World Heritage: what should it mean?

The Victorian Goldfields World Heritage bid team regularly updates details of the bid and its international contacts, and invites local responses to the idea of World Heritage for the goldfields. FOBIF has responded with a request to meet with the team, with the letter below:

Thank you for the opportunity to engage with you on the subject of World Heritage. We are not opposed to this project, but do have serious concerns about what it might mean.

We would appreciate the chance to discuss with you the issues outlined below, to do with the reality of the gold rushes, and the manner in which they are presented today:

Brown’s Gully: a world heritage destroyed waterway?

Three major transformations happened with the discovery of gold in Central Victoria. They’re interlinked, and can’t be separated:

  1. Massive immigration largely caused by the gold rush created a completely new society, with all its virtues and defects.
  2. The natural environment was almost completely trashed, with every waterway degraded, and natural vegetation stripped from the landscape.
  3. The destruction of indigenous culture and society was dramatically advanced: already weakened by disease and violent dispossession, Aborigines now saw their country almost eradicated.

Any serious effort to appreciate what happened in the 19th century should deal honestly with all these questions. Unfortunately, discussion of ‘heritage’ is usually anchored in this Macquarie definition of the word: ‘the culture, traditions and natural assets preserved from one generation to the other.’ In other words, it’s stuff we want to remember, not the stuff we’d rather not take responsibility for.

So the ‘heritage’ we have in the goldfields is often seen as…gold, the people who worked for it and the nice buildings it created. It seems that mainstream Australian society has difficulty accepting that the wreckage of our environment and that of Indigenous culture are part of that heritage. So in heritage discussions these two indisputable realities of our history are usually treated as sideshows to the main event.

Pennyweight Flat childrens cemetery: goldfields landscapes are paradoxical: celebrated for gold, haunted by a sense of loss.

This neglect can reach pretty crass levels. Consider the National Heritage declaration of the Castlemaine Diggings National Heritage Park. As evidence of ‘outstanding heritage value to the nation because of the place’s importance in the course, or pattern, of Australia’s natural or cultural history’, we get this explanation:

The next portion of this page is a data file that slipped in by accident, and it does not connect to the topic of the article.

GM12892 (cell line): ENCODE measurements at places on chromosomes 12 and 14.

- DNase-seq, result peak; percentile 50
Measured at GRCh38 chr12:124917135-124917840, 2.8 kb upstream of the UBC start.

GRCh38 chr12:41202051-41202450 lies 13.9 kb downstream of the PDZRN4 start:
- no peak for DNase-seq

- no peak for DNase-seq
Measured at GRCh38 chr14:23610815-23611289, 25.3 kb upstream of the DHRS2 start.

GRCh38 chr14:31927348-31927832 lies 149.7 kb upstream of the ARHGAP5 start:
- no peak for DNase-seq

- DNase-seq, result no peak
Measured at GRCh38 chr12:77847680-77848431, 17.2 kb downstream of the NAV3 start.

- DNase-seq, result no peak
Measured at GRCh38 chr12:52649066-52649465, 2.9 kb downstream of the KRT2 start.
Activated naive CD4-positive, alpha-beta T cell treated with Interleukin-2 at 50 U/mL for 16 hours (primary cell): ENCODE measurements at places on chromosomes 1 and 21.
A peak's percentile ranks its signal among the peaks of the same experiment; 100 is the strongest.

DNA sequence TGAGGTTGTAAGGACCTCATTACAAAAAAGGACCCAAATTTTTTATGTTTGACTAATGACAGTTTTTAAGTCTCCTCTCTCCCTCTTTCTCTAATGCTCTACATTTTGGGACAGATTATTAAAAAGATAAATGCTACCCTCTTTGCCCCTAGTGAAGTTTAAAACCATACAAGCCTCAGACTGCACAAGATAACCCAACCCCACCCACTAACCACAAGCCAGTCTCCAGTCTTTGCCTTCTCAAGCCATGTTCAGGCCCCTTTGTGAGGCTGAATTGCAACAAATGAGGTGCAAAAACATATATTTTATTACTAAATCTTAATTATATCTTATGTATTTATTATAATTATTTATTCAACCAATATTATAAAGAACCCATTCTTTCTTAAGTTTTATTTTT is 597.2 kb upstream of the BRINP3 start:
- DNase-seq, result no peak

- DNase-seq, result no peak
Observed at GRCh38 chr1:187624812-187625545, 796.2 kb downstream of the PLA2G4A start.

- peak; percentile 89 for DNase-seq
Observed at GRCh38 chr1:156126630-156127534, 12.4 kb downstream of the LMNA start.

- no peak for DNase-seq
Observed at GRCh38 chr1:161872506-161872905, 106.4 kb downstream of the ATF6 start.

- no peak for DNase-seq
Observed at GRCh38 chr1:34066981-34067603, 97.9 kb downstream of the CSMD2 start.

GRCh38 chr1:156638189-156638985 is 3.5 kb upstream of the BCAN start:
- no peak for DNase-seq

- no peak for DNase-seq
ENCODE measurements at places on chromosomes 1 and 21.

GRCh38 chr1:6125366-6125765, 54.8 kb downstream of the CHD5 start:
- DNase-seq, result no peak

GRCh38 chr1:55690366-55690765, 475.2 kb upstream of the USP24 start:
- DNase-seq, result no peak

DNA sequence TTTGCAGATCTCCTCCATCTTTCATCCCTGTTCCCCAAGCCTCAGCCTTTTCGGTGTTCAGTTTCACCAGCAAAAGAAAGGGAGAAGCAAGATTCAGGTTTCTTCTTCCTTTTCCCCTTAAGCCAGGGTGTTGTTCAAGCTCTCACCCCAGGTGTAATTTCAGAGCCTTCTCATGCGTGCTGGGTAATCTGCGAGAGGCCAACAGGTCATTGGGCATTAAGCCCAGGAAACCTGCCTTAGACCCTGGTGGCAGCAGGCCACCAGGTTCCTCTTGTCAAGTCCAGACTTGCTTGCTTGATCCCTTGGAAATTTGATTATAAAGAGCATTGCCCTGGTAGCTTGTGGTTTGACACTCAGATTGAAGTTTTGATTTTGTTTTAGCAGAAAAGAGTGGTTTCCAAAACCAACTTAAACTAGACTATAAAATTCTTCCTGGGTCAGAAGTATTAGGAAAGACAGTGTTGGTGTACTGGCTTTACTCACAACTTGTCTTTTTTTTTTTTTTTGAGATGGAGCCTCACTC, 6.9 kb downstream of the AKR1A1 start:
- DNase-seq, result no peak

‘The goldfield, which played a major role in drawing overseas immigrants to the colony, and in raising from the ground so much of the golden wealth which flowed into Australian and overseas markets, played a substantial part in all those changes which gold wrought on Victoria and Australia: increased population, increased wealth, the growth in manufacturing, the improvement in transport, the development of regional centres and townships, the further development of a middle class, democratization of political institutions, reform of land laws, the genesis of an Australian Chinese community, and so forth…’

The absence of reference to environmental damage, and the effect on Indigenous life is striking.


There have been two Heritage Action plans produced for the Castlemaine Diggings National Heritage Park: the first in 2002, and the second in 2017. This last has been inexplicably kept under wraps by Parks Victoria.

How do these documents deal with FACT 2 and FACT 3 above?

The 2002 Heritage Action Plan explicitly set questions to do with Aboriginal Heritage aside—not as a dismissal, but as a major separate project. The Plan did, however, draw attention to environmental damage, and made the point that the local bushland could be presented in a way that ‘highlights the transience of mining, demonstrates the severe environmental impact that can result from inadequate environmental constraint, and illustrates some of the resilience of Australia’s native vegetation.’ (page 29)

The above points, we hope, are not tangential to a World Heritage bid. After all, anyone who ventures into our Diggings Park—or even the environs of Hepburn Springs— will be instantly struck by the eroded gullies which scar our landscapes, remnants of ruined streams. These are ruined landscapes, and any World Heritage bid should present them as such—not as romantic signs of a golden age.

We would be happy to meet with you to discuss these matters at a mutually convenient time.

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1 Response to World Heritage: what should it mean?

  1. Vera Hemkes says:

    Thankyou got taking this action. I have found the nostalgia devoted to the notion of a goldfields heritage park as totally bizarre. I marvel at how folk continue to romanticise the goldfields era when in fact it permanently damaged the bushland and totally decimated indigenous culture and removed whole communities from this landscape. By firstly destroying their food sources, regularly shooting them or poisoning their flour. It is a gross stain on our history… not something to be celebrated.

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